Population: 1.1 million (2014)
Airport: Ibiza Airport (IBZ), Palma de Mallorca Airport (PMI) and Menorca Airport (MAH).
Entry Requirements: Visa is exempted for citizens of the European Union, the United States, Australia, New Zealand, Canada, Norway, Iceland and Japan for stays up to 90 days on the Balearic Islands. A valid passport is required for all nationals .
Departure tax: None.
Legal Drinking Age: 18 years.
Smoking Regulations: Smoking is banned in government offices, schools, bars, restaurants, factories and all enclosed public places.
Staying in touch: Mobile phone network in the territory is up to the mark, and various service providers offer good internet connectivity as well. International roaming facilities are also available across the Balearic Islands.
Medical Information: Hospital de Manacor, Hospital Universitario Son Espases and
Clínica Juaneda are some of the major hospitals on the islands, offering specialized services. Ambulance service can be availed at 061 (toll free).
Public Holidays: New Year (Jan 1), Epiphany (Jan 6), Balearic Islands (Mar 1), Fathers Day (Mar 19), Maundy Thursday (Mar), Good Friday (Mar), Easter Monday (Mar), Labour Day (May 1), Mothers Day (May), Assumption Day (Aug 15), Hispanic Day (Oct. 12), All Saints Day (Nov 1), Constitution Day (Dec 6), Immaculate Conception Day (Dec 8), Christmas (Dec 25) and Christmas Holiday (Dec 26).
Tourist Office: Complete information on tourism in the Balearic Islands can be found at http://www.spain.info/.
Shopping Information: If you are on the Balearic Islands, you must explore the islands' trademark handcrafted range of shoes and glassware. Several other local products such as clothes, leather products, Majorca pearls, etc. are a must buy for every visitor touring the mesmerizing islands. You can also purchase duty-free goods at the airport outlets.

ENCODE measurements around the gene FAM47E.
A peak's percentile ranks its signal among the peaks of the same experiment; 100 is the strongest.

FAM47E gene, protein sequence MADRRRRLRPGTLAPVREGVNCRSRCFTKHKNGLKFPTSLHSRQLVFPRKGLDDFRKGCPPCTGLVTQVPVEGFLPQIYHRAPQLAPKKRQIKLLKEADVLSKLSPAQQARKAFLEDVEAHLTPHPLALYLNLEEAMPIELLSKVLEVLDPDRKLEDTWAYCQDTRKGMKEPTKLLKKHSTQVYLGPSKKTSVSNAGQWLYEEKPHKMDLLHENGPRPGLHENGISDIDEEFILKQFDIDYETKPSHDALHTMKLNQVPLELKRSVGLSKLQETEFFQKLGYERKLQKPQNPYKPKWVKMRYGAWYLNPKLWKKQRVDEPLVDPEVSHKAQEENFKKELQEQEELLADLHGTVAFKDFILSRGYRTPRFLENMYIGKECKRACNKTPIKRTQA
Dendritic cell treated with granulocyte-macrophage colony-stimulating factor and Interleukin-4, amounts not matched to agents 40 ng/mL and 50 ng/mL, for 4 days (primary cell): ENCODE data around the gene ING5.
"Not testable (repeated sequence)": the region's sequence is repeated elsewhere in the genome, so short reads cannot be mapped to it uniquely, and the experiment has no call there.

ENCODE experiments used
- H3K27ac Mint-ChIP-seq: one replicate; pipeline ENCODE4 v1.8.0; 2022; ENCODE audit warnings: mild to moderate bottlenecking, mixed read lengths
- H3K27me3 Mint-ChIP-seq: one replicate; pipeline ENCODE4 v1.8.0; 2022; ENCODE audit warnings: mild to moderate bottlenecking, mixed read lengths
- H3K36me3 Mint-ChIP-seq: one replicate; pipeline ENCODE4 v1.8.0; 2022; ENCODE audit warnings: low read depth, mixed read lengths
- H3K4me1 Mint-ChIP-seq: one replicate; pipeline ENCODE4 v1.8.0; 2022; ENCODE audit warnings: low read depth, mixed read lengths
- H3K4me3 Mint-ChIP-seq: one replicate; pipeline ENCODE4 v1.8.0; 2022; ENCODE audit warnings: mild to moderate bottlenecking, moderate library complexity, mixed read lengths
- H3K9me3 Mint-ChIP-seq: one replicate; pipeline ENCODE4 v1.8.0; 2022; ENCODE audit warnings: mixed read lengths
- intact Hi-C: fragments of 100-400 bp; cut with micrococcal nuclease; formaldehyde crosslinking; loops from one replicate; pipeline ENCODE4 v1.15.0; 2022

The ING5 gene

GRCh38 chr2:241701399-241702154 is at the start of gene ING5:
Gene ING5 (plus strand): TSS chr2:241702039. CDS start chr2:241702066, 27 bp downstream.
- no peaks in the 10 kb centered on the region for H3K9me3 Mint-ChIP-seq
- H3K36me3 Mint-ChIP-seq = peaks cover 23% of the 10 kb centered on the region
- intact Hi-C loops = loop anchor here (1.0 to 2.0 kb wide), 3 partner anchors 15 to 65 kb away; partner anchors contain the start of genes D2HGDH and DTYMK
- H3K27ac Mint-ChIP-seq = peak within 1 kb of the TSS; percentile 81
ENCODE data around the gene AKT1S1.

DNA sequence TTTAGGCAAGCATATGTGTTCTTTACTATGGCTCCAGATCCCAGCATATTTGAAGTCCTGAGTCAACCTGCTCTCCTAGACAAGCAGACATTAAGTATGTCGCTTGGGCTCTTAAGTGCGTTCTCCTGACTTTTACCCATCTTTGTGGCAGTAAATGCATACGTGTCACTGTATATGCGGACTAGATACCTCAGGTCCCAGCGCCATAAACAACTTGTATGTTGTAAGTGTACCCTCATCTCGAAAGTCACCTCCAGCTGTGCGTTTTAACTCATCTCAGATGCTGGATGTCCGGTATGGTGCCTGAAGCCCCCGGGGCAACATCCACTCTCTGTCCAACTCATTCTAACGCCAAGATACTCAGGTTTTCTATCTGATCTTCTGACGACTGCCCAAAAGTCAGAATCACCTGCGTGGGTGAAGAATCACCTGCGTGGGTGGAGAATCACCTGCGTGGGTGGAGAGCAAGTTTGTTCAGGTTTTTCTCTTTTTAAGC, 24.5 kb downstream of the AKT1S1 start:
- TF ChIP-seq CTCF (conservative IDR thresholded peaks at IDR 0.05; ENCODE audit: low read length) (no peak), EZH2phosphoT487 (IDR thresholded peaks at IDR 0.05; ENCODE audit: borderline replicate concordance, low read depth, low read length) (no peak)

Top Ten "Must Do's"
Indulge in retail therapy at Palma's designer boutiques. It is the major highlight of any Majorca things to do list
Discover Majorca's deserted beaches and pristine coves. Our list of Majorca places to visit is considerably long
Delve into the lush interior overflowing with olive groves and vineyards
Work up a sweat ascending the verdant hills of the Serra de Tramuntana
Visit the unspoilt villages revered by solitude-seekers
Explore the far reaches of the 5.5 million years old Dragon Caves
Tour the largest collection of pre-historic sites of the UNESCO-protected Menorca
Cast your eyes on Ibiza's dazzling coastline and glamorous nightlife
Swim, snorkel or scuba-dive in the sparkling waters of Formentera
Experience the astonishing underwater world of Carbrera q
Major Local and Regional Events
Sant Joan Festival (June 24) – Celebrated in Ciutadella with firework displays and processions
Medieval Fair (May) – Conducted in Ibiza's Dalt Vila, it witnesses falconry contests amidst streets crowded with performers and hundreds of stalls
Menorcan Jazz Fest (From April to May) – This six-week fest is held in Ciutadella and Mahon, and attracts a number of jazz and blues artists